Finding arthritis relief in the deep blue sea.

What is Arthritis?

There are two distinct types of arthritis-Rheumatoid Arthritis and Osteoarthritis. Rheumatoid arthritis, a disease which affects 1.3 million Americans, is an inflammatory disease in which the body’s immune system attacks the joints leading to swelling, pain, and stiffness. The disease usually begins between 35-65 years of age, and the cause is unknown. Osteoarthritis, on the other hand, is much more common affecting an estimated 27 million Americans. Osteoarthritis is characterized by wear and tear of the cartilage in the joints. Though the exact etiology is unknown, factors such as weight, genetics, overuse, and age (usually occurs after age 45) are thought to play a role.

What are Sea Cucumbers?

Sea cucumbers are marine animals found worldwide at the bottom of the ocean floor. As echinoderms belonging to the class Holothuroidea (1250 species), they have an average lifespan of 5-10 years. An interesting fact about sea cucumbers is that when threatened by a predator, they eviscerate their internal organs as a distraction while they escape (the organs later regenerate quickly).

In ancient Hawaiian culture, loli (Hawaiian name for sea cucumbers) were often presented as romantic gifts. In China, they were used for thousands of years as a kidney tonic. Today, sea cucumbers are a regular part of the diet in the Far East and Mediterranean regions. Considered a delicacy in China, sea cucumbers are often served at celebrations and holiday festivals.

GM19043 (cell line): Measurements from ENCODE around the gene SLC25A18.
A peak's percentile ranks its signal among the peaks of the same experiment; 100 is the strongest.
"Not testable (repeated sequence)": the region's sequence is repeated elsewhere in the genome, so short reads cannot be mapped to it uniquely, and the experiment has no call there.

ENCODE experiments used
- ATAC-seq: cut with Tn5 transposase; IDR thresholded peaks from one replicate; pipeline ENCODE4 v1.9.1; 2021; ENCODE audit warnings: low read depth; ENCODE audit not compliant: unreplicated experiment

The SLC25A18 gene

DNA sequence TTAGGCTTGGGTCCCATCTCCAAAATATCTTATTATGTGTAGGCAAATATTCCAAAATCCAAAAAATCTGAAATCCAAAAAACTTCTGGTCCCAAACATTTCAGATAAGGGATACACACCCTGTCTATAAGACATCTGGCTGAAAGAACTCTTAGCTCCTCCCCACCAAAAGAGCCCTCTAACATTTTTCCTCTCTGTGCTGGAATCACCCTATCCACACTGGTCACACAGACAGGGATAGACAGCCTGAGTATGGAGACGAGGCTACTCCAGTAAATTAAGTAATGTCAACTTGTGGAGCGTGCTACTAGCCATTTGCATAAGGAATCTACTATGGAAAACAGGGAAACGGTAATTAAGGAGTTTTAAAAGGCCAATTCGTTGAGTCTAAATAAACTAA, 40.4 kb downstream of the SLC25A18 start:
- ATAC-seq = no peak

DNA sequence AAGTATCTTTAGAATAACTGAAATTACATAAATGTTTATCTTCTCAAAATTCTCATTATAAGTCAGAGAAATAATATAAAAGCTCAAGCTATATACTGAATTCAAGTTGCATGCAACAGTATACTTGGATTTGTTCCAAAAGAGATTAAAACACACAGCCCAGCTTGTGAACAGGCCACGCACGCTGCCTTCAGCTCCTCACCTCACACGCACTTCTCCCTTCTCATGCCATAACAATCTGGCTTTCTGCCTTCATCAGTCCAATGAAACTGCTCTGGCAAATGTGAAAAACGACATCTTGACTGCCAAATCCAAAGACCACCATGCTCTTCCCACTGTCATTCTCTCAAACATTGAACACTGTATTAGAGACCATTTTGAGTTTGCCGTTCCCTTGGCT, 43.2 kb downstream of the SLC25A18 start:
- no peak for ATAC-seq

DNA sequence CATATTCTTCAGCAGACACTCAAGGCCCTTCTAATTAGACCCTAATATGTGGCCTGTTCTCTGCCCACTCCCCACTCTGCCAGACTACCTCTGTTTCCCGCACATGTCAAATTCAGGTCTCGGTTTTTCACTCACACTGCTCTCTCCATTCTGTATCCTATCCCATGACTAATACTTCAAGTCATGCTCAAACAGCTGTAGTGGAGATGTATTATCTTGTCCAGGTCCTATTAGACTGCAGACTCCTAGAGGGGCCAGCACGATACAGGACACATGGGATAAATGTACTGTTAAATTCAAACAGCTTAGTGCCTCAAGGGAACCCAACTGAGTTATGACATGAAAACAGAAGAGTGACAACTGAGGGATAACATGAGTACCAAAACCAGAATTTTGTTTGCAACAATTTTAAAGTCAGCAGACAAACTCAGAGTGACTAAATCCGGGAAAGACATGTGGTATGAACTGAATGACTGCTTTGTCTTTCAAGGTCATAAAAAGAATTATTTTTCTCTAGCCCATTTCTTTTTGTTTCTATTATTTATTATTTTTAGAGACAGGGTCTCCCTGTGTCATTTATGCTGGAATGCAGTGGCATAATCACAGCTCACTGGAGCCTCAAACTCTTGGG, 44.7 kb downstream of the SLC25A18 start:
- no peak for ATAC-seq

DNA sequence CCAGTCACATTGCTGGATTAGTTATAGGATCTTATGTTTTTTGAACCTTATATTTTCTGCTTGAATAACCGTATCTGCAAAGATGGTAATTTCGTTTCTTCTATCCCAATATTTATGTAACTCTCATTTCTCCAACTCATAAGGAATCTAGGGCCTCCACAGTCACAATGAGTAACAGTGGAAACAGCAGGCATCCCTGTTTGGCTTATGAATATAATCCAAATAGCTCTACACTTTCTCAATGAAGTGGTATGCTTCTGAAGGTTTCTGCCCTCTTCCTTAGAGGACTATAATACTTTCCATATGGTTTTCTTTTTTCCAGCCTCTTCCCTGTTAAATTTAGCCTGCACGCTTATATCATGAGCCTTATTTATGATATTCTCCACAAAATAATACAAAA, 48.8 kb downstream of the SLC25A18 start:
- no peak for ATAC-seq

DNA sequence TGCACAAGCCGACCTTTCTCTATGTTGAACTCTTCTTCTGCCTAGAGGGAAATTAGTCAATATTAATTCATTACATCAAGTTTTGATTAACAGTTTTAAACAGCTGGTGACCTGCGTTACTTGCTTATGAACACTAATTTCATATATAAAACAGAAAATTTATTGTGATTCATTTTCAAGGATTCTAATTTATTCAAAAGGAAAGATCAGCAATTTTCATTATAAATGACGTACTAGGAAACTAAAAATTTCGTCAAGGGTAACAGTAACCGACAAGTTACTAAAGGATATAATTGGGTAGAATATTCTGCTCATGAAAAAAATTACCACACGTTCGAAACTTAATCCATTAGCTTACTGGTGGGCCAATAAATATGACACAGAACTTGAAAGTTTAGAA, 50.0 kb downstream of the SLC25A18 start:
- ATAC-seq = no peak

Sea cucumbers are known as the earthworms of the sea. As they cling to reefs or lie outstretched on the sandy ocean floor, their down turned mouths sweep back and forth like vacuum cleaners grinding sediment and organic material into finer particles. These actions facilitate the penetration of oxygen in lagoons, reefs, and other habitats. Today, these invaluable ocean dwellers are threatened with extinction due to the rise of illegal poaching. Indeed, sea cucumbers have become the focus of lucrative international trade with more than 4 million being fished each year. The Galapogos Islands have been hardest hit. CNN journalist Korey Capozza in 1998 interviewed Diego Bonilla, chief officer of Galapagos National Park on the situation there. He stated “If you see areas where the water is in bad condition, it’s because the sea cucumbers have been stolen.

To learn more about the problem, visit Sea Shephard, a nonprofit marine wildlife conservation organization at the following links:

How can Sea Cucumbers improve arthritis?

Sea cucumbers are rich in chondroitin sulfate which is commonly used to treat arthritis. In the body, chondroitin serves as the building blocks for cartilage in the joints. Many recent studies have shown that chondroitin supplementation can provide significant improvement in pain, inflammation, and joint function in arthritic joints. Another great benefit is the high omega 3 fatty acids concentration found in fish oil. Omega 3’s can reduce inflammation, and studies have shown pain reduction in patients taking omega 3 supplements (enabling them to reduce their doses of NSAIDS and steroids).

There are currently no randomized clinical trials studying the effectiveness of sea cucumbers themselves in relieving arthritis pain (though chondroitin and omega 3 fatty acids-chemical compounds found in sea cucumbers-have been studied and found to be effective in relieving arthritis pain). Though chondroitin and omega 3’s can improve arthritis pain (enabling you to take fewer potentially harmful pain remedies) they do not alter the course of the disease. Always consult your physician before supplementing your diet with sea cucumbers as they can be toxic for those with sea food allergies. They can also interact with certain medicines such as digoxin. Sea cucumbers can be eaten as part of the regular diet and prepared as a stir fry, a soup, or simply grilled with vegetables. Some pharmaceutical manufacturers make sea cucumber supplement tablets (the dosage will vary depending on the manufacturer).

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